A protein has been shown to have a surprising role in regulating the 'glue' that holds heart cells together, a finding that may explain how a gene defect could cause sudden cardiac death.
Tuesday, February 17, 2015
Oxford Vaccine Group Begins First Trial of New Ebola Vaccine
Oxford University doctors and scientists are starting the first safety trial of an experimental preventative Ebola vaccine regimen being developed by the Janssen Pharmaceutical Companies of Johnson & Johnson (Janssen).
Wednesday, January 07, 2015
New Vaccine Generates Strong Immune Response Against Hepatitis C
A new hepatitis C vaccine has shown promising results in an early clinical trial at Oxford University, generating strong and broad immune responses against the virus causing the disease.
Friday, November 07, 2014
Investment In Cancer Research At Oxford University
Centre for Molecular Medicine to focus on cancer genomics and molecular diagnostics, through a partnership with the Chan Soon-Shiong Institute.
Friday, October 24, 2014
A-maize-ing Double Life of a Genome
Study findings could help current efforts to improve existing crop varieties.
Tuesday, July 15, 2014
Genetic Tracking Identifies Cancer Stem Cells in Patients
The gene mutations driving cancer have been tracked for the first time in patients back to a distinct set of cells at the root of cancer – cancer stem cells.
Friday, May 16, 2014
Eating Organic Food Doesn't Lower Overall Cancer Risk
Women who always or mostly eat organic foods have the same likelihood of developing cancer as women who eat conventionally produced foods.
Tuesday, April 01, 2014
New Trial of Personalized Cancer Treatment Begins in Oxford
Phase I trial in Oxford will investigate a new drug, called CXD101.
Tuesday, March 18, 2014
Interactive Map of Human Genetic History Revealed
Study identifies, dates and characterizes genetic mixing between populations.
Tuesday, February 18, 2014
Nanoparticles to Probe Mystery Sperm Defects Behind Infertility
A way of using nanoparticles to investigate the mechanisms underlying 'mystery' cases of infertility has been developed.
Monday, November 18, 2013
Scientists Break Blood-Brain Barrier to Allow Cancer Drugs In
Oxford University scientists have found a way of delivering drugs more effectively to treat life-threatening cancers that have spread to the brain.
Tuesday, October 15, 2013
'Jekyll and Hyde' Protein Offers New Route to Cancer Drugs
The mood changes of a 'Jekyll-and-Hyde' protein, which sometimes boosts tumour cell growth and at other times suppresses it, have been explained.
Friday, September 27, 2013
Scientific News
The Changing Tides of the In Vitro Diagnostics Market
With the increasing focus in personalized medicine, diagnostics plays a crucial role in patient monitoring.
LaVision BioTec Reports on the Neuro Research on the Human Brain After Trauma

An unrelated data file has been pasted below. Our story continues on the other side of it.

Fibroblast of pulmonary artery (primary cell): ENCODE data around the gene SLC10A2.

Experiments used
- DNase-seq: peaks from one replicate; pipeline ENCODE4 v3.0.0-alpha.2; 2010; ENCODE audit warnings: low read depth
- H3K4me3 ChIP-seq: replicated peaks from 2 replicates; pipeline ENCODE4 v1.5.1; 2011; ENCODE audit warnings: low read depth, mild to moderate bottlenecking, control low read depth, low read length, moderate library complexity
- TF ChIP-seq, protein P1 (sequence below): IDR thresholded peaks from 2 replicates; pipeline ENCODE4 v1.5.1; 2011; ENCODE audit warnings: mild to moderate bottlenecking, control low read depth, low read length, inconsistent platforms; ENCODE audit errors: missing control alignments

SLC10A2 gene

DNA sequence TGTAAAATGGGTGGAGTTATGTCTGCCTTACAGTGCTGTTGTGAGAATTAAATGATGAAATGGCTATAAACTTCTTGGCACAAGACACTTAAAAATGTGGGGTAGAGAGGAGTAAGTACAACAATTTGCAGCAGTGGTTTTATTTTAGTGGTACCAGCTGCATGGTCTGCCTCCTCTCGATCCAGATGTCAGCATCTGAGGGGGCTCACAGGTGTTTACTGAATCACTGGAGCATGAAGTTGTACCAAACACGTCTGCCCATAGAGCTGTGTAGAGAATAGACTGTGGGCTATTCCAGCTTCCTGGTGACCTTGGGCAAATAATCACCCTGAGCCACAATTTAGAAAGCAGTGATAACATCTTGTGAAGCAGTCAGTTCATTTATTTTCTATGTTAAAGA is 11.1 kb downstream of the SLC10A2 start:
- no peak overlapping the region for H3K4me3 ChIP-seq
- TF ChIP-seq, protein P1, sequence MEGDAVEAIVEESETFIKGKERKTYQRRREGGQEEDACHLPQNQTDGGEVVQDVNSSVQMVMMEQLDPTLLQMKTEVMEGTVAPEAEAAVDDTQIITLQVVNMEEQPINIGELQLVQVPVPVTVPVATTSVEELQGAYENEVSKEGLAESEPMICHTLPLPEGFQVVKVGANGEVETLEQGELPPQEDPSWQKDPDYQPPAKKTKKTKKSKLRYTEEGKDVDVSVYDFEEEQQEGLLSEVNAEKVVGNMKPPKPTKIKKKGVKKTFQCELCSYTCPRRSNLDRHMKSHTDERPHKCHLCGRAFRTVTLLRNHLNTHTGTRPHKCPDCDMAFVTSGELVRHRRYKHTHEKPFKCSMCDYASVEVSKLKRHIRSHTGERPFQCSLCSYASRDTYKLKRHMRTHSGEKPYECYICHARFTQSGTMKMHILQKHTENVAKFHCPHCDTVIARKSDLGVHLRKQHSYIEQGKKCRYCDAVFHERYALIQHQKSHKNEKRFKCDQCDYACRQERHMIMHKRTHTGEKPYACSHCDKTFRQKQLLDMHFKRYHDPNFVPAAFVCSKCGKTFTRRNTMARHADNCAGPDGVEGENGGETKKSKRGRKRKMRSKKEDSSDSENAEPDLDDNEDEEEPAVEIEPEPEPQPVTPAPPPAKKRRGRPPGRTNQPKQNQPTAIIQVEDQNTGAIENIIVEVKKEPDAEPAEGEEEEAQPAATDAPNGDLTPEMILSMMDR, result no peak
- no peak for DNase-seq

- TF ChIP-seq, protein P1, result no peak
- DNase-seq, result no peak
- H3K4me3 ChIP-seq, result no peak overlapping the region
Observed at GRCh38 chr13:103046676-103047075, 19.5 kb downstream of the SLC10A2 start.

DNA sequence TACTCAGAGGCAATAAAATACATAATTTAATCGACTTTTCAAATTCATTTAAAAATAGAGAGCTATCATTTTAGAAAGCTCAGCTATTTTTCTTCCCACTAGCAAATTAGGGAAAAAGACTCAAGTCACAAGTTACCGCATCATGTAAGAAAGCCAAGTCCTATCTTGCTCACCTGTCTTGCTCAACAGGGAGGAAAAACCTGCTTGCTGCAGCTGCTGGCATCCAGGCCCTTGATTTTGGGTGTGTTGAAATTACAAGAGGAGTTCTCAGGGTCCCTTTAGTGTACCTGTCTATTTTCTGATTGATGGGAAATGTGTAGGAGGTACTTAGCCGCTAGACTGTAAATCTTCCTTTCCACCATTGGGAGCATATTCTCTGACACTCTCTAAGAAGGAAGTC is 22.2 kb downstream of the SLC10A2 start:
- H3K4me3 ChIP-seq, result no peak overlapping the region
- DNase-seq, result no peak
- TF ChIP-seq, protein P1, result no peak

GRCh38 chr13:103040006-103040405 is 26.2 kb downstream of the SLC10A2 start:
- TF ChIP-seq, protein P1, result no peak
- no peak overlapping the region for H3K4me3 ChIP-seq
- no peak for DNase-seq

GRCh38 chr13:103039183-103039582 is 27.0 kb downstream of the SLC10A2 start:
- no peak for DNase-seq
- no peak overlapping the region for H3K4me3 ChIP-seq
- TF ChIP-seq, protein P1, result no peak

Company reports on the work of Dr Ali Ertürk from the Institute for Stroke and Dementia Research at LMU Munich.
NIH Study Shows No Benefit of Omega-3 Supplements for Cognitive Decline
Research was published in the Journal of the American Medical Association.
Less May Be More in Slowing Cholera Epidemics
Mathematical model shows more cases may be prevented and more lives saved when using one dose of cholera vaccine instead of recommended two doses.
Investigating the Vape
Expert independent review concludes that e-cigarettes have potential to help smokers quit.
NIH Launches Human RSV Study
Study aims to understand infection in healthy adults to aid development of RSV medicines, vaccines.
Researchers Discover Synthesis of a New Nanomaterial
Interdisciplinary team creates biocomposite for first time using physiological conditions.
Poor Survival Rates in Leukemia Linked to Persistent Genetic Mutations
For patients with an often-deadly form of leukemia, new research suggests that lingering cancer-related mutations – detected after initial treatment with chemotherapy – are associated with an increased risk of relapse and poor survival.
Flu Remedies Help Combat E. coli Bacteria
Physiologists from the University of Zurich have now discovered why the intestinal bacterium Escherichia coli (E. coli) multiplies heavily and has an inflammatory effect.
Marijuana Genome Unraveled
A study by Canadian researchers is providing a clearer picture of the evolutionary history and genetic organization of cannabis, a step that could have agricultural, medical and legal implications for this valuable crop.
Scroll Up
Scroll Down
Skyscraper Banner

Skyscraper Banner
Go to LabTube
Go to eposters
 
Access to the latest scientific news
Exclusive articles
Upload and share your posters on ePosters
Latest presentations and webinars
View a library of 1,800+ scientific and medical posters
2,500+ scientific and medical posters
A library of 2,500+ scientific videos on LabTube
3,700+ scientific videos
Close
Premium CrownJOIN TECHNOLOGY NETWORKS PREMIUM FREE!